Guster interview

Christine Beaderstadt

After restlessly finishing recording their fifth studio album just three weeks ago, Guster is back on the road, headlining at venues and colleges across the country. Last Wednesday, Guster performed at the Fox Cities Performing Arts Center with Better Than Ezra and those hockey-obsessed musicians The Zambonis.
Guster experienced some commercial success with their song “Fa Fa” on the 1999 album “Lost and Gone Forever.” This public success helped broaden Guster’s cult fan base to a more widespread following. The hit song helped them rise from the underground music scene and gain recognition as a mainstream rock band.
After the hype over “Lost and Gone Forever,” their third record, Guster faded back to their former status, unknown to many but still supported by faithful fans. In 2003, however, it seemed as though Guster might have once again reached the height of “Fa Fa” with the first single released off of “Keep it Together.” “Amsterdam” seemed to garner success similar to that of 1999. The song received some radio attention, but failed to capture the attention of the more prominent radio stations in major cities.
With this latest album – set to be released later this year – they hope to gain more attention than their previous records, although guitarist Adam Gardner admits, “These songs are even more radio-unfriendly.” Instead of following mainstream music popularity, the members of Guster feel it is more important to expand as musicians, hoping that this new record will also coincide with what people want to hear.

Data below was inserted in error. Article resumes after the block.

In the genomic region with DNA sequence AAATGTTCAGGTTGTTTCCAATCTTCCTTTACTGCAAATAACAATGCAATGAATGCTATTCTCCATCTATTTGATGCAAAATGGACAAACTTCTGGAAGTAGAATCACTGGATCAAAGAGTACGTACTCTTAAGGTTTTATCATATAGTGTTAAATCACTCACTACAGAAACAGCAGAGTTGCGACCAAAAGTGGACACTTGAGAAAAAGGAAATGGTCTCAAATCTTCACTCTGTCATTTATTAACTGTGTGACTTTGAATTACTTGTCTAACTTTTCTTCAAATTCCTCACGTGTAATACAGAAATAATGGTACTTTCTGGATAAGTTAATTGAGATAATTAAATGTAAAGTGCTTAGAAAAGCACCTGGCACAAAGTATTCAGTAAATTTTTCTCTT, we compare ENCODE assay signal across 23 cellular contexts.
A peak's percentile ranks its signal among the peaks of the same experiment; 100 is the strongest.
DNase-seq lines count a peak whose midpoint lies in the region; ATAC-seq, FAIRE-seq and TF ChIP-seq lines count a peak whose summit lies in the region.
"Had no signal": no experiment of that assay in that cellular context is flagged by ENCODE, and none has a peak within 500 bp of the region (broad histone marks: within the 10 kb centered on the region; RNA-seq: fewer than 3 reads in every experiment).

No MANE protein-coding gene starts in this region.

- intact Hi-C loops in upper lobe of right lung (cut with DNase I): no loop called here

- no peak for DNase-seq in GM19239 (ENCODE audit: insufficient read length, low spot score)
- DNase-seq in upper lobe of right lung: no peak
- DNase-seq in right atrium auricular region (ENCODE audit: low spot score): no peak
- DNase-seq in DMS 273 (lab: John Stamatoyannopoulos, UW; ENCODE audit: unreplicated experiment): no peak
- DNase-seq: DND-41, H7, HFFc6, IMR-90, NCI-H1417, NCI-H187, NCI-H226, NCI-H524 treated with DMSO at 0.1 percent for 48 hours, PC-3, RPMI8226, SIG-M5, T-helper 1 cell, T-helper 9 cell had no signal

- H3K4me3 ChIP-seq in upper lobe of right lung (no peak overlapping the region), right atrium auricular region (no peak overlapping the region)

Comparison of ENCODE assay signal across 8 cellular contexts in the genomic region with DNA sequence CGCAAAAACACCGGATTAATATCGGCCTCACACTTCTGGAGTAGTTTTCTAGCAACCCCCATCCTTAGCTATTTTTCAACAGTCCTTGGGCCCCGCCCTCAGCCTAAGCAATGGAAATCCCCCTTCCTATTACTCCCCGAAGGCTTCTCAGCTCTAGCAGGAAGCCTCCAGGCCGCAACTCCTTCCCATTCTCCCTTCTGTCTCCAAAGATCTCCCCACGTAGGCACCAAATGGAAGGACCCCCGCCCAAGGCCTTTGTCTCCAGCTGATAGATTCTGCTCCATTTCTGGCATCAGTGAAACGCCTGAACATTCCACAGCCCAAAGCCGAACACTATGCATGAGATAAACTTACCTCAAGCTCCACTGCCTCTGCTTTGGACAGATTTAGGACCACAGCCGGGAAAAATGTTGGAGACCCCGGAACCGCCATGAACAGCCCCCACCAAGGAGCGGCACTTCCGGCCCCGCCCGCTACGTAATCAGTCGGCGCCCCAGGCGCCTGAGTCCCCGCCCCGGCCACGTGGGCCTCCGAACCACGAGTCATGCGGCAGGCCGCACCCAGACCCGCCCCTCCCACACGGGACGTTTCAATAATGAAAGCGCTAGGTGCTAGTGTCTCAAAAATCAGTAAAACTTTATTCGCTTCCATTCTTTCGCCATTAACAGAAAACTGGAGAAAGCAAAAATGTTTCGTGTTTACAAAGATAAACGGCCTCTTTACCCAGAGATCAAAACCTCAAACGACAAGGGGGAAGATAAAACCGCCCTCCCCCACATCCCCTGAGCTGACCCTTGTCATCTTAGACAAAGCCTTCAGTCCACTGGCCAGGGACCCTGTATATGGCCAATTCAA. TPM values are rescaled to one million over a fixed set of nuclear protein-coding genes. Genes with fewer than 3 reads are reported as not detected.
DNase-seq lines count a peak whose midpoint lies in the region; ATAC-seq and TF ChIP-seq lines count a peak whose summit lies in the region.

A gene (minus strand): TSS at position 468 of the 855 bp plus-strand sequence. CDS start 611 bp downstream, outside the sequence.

With a new record label and a new member in the band, they hope to expand their fan base and bring their music to larger audiences. Gardner confesses, “I wouldn’t mind if we got more airtime; our records seem to be getting less and less radio-friendly… [But] I wish to have a good time all the time and to get better [as a band]. I want to continue to grow as an entity.” Will this new record satisfy longtime Guster fans and gain the media attention they feel is overdue? The band certainly hopes to stay true to their unique, defined sound, as well as create new and interesting music that is fulfilling to them as musicians.
On this album, Joe Pisapia, the most recent addition to Guster, helped in the songwriting and recording process. Having formed in 1991, the band was grateful for fresh ideas and a different personality. The writing and recording, according to Gardner, happened quickly and was done as purely as possible; the record was self-produced in Pisapia’s house in Nashville, Tenn. Gardner says, “It was a lot different than recording in a huge mansion that sleep[s] forty with our own personal chef. We kept it real on this record.” The band agreed that they didn’t want to spend a lot of money, as they had on “Lost and Gone Forever.” This reduced the amount of pressure, without the backing of a major recording studio charging hundreds per hour.
Last fall, Guster opened for Maroon 5 during their U.K. tour. Ironically, Maroon 5 had opened for them only a few years ago. This reversal of opening and headlining, unfortunately, has not been the first for the band: Guster has also followed John Mayer, who now headlines some of their shows. “Watching the Grammys was a little tough,” Gardner says with a forced laugh.
Will Guster be successful this time around? They seemed to have made all the necessary changes – new record label, additional member’s insight, pushing of musical limits, etc. – but it is ultimately the listeners’ decision whether Guster hits the big time in the musical world.